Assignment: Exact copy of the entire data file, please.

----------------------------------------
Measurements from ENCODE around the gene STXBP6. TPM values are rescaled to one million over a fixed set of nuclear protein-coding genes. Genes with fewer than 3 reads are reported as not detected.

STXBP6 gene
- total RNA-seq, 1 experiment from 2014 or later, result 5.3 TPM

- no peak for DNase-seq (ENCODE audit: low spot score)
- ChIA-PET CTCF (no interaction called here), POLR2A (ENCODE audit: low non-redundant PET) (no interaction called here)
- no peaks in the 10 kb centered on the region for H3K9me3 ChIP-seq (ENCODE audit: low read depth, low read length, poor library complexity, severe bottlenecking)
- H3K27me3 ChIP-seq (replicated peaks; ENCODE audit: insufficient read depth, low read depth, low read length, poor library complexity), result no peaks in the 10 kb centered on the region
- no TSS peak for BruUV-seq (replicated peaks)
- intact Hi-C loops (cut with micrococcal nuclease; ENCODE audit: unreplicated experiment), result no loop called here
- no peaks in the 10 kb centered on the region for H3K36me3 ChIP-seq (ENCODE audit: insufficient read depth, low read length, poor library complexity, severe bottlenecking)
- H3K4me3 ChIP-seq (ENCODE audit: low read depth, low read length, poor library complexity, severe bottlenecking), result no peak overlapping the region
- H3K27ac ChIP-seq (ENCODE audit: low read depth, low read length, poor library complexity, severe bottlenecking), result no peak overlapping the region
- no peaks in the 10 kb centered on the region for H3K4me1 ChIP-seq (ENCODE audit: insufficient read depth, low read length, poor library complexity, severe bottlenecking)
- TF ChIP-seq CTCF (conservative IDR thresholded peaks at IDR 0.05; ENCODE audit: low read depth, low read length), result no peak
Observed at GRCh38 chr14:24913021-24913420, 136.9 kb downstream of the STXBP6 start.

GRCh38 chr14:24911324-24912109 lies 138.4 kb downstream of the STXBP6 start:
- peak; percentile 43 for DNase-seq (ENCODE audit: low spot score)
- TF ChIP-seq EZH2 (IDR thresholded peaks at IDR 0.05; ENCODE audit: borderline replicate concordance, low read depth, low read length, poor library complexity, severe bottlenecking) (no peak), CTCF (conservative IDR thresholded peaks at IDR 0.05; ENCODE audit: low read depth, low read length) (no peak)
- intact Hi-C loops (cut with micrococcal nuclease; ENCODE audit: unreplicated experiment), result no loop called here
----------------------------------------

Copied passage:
Measurements from ENCODE around the gene STXBP6. TPM values are rescaled to one million over a fixed set of nuclear protein-coding genes. Genes with fewer than 3 reads are reported as not detected.

STXBP6 gene
- total RNA-seq, 1 experiment from 2014 or later, result 5.3 TPM

- no peak for DNase-seq (ENCODE audit: low spot score)
- ChIA-PET CTCF (no interaction called here), POLR2A (ENCODE audit: low non-redundant PET) (no interaction called here)
- no peaks in the 10 kb centered on the region for H3K9me3 ChIP-seq (ENCODE audit: low read depth, low read length, poor library complexity, severe bottlenecking)
- H3K27me3 ChIP-seq (replicated peaks; ENCODE audit: insufficient read depth, low read depth, low read length, poor library complexity), result no peaks in the 10 kb centered on the region
- no TSS peak for BruUV-seq (replicated peaks)
- intact Hi-C loops (cut with micrococcal nuclease; ENCODE audit: unreplicated experiment), result no loop called here
- no peaks in the 10 kb centered on the region for H3K36me3 ChIP-seq (ENCODE audit: insufficient read depth, low read length, poor library complexity, severe bottlenecking)
- H3K4me3 ChIP-seq (ENCODE audit: low read depth, low read length, poor library complexity, severe bottlenecking), result no peak overlapping the region
- H3K27ac ChIP-seq (ENCODE audit: low read depth, low read length, poor library complexity, severe bottlenecking), result no peak overlapping the region
- no peaks in the 10 kb centered on the region for H3K4me1 ChIP-seq (ENCODE audit: insufficient read depth, low read length, poor library complexity, severe bottlenecking)
- TF ChIP-seq CTCF (conservative IDR thresholded peaks at IDR 0.05; ENCODE audit: low read depth, low read length), result no peak
Observed at GRCh38 chr14:24913021-24913420, 136.9 kb downstream of the STXBP6 start.

GRCh38 chr14:24911324-24912109 lies 138.4 kb downstream of the STXBP6 start:
- peak; percentile 43 for DNase-seq (ENCODE audit: low spot score)
- TF ChIP-seq EZH2 (IDR thresholded peaks at IDR 0.05; ENCODE audit: borderline replicate concordance, low read depth, low read length, poor library complexity, severe bottlenecking) (no peak), CTCF (conservative IDR thresholded peaks at IDR 0.05; ENCODE audit: low read depth, low read length) (no peak)
- intact Hi-C loops (cut with micrococcal nuclease; ENCODE audit: unreplicated experiment), result no loop called here